UVU Review: mental health podcast special review

The UVU Review details helpful strategies for mental health in its Health and Wellness special podcast.

With headphones and mic in hand, Wellness for Wolverines produces health tips for UVU students. Photo by Joshua Sperry.

As the school year begins and classes get busier, it becomes important to find ways to take care of your mental and physical health. One week ago, the UVU Review released a podcast special on mental health through their podcast, “Wellness for Wolverines.” The special, conducted by the Health and Wellness podcast host Jefferson Albright, outlines six different ways students can take care of their mental needs.

1. Saying no and setting boundaries

It is very important to understand our own limits. According to Albright, “Sometimes we think, ‘I have to always say yes because I don’t want to be mean,’ but learning to say no is mutually polite.” Learning to say no is important because it keeps us from accidentally overwhelming ourselves. According to Tailwind Counseling, “Saying no to things that aren’t priorities lets you say yes to things that truly are important to you.” When you need recovery time or time to do something that is important to you, saying no may be the best option.  

2. Figure out your own needs

Everybody is a little different. While we all need the basics like food and water, what we need to be strong mentally may differ from one another. Joshua Sperry, the guest host of the podcast said, “A lot of times, we don’t even understand ourselves. We don’t even know our own needs.” Taking time to meditate and reflect on what we really need for our health and wellbeing can be invaluable for knowing how to take care of ourselves.”

3. Journaling

“When it comes to journal[ing], it’s like we are building a relationship with somebody, only that ‘somebody’ is ourselves,” says Albright. Journaling is a great way to record our thoughts and feelings, and it provides emotional relief by being able to tell someone (or something) about our problems and triumphs. WebMD shares a list of things that journaling helps with, including anxiety, brooding and self-awareness, emotional regulation, opening up, and even physical healing. With a list of benefits that long, journaling may be a great place to start our mental health journey.

4. Give yourself time

For college students, finding time between work, school, friends, and family can be exhausting. So, when you budget your time, be sure to stick to your schedule as much as possible. Albright explained, “We always think it is selfish to take time to ourselves, but in reality, if we want to help people, we also have to be healthy.” By sticking to our schedules and maximizing our time, we can be in a place to do this.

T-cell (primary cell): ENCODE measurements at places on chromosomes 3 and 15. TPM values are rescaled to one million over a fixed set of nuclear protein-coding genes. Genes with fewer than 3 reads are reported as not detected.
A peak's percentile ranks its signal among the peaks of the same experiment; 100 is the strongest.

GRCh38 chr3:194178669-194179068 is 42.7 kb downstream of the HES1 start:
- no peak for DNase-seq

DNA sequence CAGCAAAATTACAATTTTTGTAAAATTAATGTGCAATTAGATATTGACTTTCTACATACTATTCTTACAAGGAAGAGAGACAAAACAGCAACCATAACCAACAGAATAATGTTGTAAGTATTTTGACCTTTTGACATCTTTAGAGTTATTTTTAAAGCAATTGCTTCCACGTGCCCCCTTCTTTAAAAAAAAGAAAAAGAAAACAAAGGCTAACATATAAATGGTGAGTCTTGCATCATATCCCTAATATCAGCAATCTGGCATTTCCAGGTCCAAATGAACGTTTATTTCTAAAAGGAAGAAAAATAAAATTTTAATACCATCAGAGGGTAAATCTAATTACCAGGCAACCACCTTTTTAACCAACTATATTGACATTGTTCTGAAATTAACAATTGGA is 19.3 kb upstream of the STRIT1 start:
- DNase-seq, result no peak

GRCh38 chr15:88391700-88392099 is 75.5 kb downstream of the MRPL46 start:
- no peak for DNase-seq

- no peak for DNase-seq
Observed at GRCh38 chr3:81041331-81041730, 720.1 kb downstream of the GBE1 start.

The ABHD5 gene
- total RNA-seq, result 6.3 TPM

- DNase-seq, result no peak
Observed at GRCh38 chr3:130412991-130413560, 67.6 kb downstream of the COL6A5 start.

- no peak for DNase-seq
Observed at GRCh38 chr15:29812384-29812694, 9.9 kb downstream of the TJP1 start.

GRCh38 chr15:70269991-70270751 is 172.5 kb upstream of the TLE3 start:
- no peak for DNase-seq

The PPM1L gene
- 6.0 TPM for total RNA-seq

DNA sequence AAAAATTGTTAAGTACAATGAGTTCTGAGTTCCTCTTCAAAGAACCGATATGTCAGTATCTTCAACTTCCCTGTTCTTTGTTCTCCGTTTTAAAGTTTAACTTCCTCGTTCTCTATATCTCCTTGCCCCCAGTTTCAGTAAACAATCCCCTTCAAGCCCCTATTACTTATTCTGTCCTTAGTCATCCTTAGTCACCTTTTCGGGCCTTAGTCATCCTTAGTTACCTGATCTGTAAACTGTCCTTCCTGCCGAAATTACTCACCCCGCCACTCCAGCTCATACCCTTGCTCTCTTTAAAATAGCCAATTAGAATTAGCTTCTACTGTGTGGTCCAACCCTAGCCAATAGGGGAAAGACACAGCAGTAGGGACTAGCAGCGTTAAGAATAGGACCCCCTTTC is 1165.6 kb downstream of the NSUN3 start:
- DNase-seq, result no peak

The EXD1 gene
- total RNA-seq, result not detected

5. Prioritizing tasks

It is impossible to do everything all at once, and that’s okay. “If you can be organized enough to stay on top of all the things you need to do … then you gradually start to get ahead and … you get to give yourself a break at the end of the day.” Sperry’s advice is valuable: focus on getting prioritized tasks done first, and then give yourself a break. Be organized, do what is most important and allow time for your mental health.

6. Finish things that are stressing you out

An important part of prioritizing is completing what is most stressful to us. Common sense dictates that as you finish stressful tasks, you will feel better than you did before. “Just get the things done that are stressing you out,” says Sperry. “Then take some time for yourself and be okay with that.” 

Maintaining a healthy mind is a difficult balancing act. There are many different ways to approach it, and it can be intimidating. However, the suggestions given in the UVU Health and Wellness podcast can assist you in finding that balance. In the conclusion of the podcast, Albright stated, “Each stage of life is its own battlefield. These [skills] are the skills I have for this phase in my life. But when you move on, you are going to have to rework your habits and refigure your balance. And you have to be okay with that.” 

For more mental health suggestions, tune in to the “Wellness for Wolverines” podcast on Spotify or anywhere else you listen to podcasts.  

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